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US highlights rights abuses in Myanmar

June 25, 2015

Washington - The United States on Thursday voiced concern about "significant human rights problems" in Myanmar, shining a light notably on persistent abuses against the minority Rohingya Muslims.

"Human rights abuses in Rakhine State remained a severely troubling counterpoint to the broader trend of progress since 2011, including the 2012 release of political prisoners, efforts to improve prison conditions, and continuing negotiations to pursue a durable ceasefire," the State Department said in an annual frank assessment of progress on human rights around the world.

The plight of the Rohingya, who live mostly in Rakhine, has been thrust to the fore in recent weeks after thousands of desperate migrants had to be rescued from rickety boats in waters off Myanmar's coast.

"The government did not establish a fair process for granting access to full citizenship rights on an equal, non-discriminatory basis to stateless Rohingya," the report said.

It added that authorities in Rakhine State "made no meaningful efforts to help Rohingya and other Muslim minority persons displaced by violence to return to their homes and continued to enforce draconian restrictions on their movement."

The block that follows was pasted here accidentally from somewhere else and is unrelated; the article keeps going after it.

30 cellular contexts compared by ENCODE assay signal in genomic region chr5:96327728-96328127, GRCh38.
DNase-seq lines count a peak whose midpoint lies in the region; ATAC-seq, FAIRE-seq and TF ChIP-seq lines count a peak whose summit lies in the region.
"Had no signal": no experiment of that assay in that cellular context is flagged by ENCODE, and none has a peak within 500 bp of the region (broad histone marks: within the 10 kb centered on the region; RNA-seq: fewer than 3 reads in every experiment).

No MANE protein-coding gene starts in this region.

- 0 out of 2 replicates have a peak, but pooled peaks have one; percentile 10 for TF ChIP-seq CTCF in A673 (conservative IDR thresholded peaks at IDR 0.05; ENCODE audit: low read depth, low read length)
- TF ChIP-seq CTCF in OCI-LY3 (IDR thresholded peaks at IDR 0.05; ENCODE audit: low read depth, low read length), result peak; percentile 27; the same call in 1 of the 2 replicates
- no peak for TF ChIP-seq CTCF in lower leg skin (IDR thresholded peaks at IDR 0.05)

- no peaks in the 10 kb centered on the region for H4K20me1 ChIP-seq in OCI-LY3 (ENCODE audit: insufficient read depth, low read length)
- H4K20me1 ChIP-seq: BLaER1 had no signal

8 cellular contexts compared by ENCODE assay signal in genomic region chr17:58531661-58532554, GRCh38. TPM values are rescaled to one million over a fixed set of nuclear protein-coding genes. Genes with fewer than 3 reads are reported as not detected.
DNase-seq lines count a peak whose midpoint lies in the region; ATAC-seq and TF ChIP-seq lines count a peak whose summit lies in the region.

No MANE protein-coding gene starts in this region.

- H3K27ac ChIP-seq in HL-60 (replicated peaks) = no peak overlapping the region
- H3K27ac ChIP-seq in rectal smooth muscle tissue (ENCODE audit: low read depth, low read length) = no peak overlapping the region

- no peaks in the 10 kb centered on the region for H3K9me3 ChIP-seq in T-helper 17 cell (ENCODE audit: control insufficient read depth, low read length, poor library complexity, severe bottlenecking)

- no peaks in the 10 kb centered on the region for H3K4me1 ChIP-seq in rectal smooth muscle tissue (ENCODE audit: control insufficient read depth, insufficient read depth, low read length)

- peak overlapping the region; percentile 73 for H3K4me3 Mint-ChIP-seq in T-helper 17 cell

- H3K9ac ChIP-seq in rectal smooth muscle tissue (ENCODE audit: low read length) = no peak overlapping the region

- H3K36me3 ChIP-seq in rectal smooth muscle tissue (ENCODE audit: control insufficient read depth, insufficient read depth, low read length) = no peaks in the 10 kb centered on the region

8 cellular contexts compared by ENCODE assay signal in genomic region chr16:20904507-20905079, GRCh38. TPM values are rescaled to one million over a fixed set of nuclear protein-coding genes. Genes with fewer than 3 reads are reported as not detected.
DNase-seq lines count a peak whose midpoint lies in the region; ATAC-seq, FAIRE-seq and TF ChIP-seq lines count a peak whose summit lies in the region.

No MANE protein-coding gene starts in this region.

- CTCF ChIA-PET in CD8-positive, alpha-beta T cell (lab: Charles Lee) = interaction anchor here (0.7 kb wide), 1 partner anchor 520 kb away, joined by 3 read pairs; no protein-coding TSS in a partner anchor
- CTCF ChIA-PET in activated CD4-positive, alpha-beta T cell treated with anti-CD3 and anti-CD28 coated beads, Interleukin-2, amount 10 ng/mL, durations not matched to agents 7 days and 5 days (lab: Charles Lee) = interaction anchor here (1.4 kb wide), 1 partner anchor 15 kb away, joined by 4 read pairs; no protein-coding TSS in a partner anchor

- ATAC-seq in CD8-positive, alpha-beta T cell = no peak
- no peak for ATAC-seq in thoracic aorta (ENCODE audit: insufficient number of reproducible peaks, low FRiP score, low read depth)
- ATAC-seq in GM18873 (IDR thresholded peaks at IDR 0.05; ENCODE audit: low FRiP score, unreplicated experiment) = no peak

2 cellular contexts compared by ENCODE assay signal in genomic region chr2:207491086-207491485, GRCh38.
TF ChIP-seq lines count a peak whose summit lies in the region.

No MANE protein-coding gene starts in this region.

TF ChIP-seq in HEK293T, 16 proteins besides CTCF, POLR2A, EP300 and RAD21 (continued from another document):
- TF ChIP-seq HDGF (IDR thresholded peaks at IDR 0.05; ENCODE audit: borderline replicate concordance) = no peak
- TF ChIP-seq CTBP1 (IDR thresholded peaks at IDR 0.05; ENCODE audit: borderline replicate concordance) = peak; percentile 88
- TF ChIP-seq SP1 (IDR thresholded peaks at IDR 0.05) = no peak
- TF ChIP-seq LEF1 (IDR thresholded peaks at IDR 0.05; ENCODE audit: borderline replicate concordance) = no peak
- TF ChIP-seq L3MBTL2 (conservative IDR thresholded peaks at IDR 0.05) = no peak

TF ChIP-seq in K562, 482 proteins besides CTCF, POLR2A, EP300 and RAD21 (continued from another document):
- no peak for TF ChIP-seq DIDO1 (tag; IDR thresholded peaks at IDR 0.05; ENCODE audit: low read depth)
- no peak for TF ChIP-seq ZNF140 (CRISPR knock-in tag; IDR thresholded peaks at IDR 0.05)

More than 140,000 people displaced by violence remained "interned in camps which further entrenched the segregation of the Rohingya and Rakhine communities" leaving them "vulnerable to abuse and extortion."

Rakhine, one of Myanmar's poorest states, is a tinderbox of tension between its Buddhist majority and the persecuted Rohingya Muslim minority.

Tens of thousands of Rohingya have fled Rakhine in recent years, joined increasingly by economic migrants from neighboring Bangladesh, mainly headed for Malaysia and Indonesia.

The 2014 report -- which does not include the recent wave of migrants -- alleged government forces were acting with impunity and were to blame for a catalog of extrajudicial killings as well as torture and arbitrary detentions.

The report also denounced the harsh conditions in Myanmar's prisons, and said that even though conditions in labor camps had generally improved, in some places the situation was "potentially life threatening."

In recent years the US has supported a gradual opening up in Myanmar, with the country ushering in reforms since it shed the military junta in 2011.

But many observers say those reforms have now stalled and on Thursday parliament shot down a draft amendment to the junta-era constitution that would have loosened the military's continued political stranglehold.

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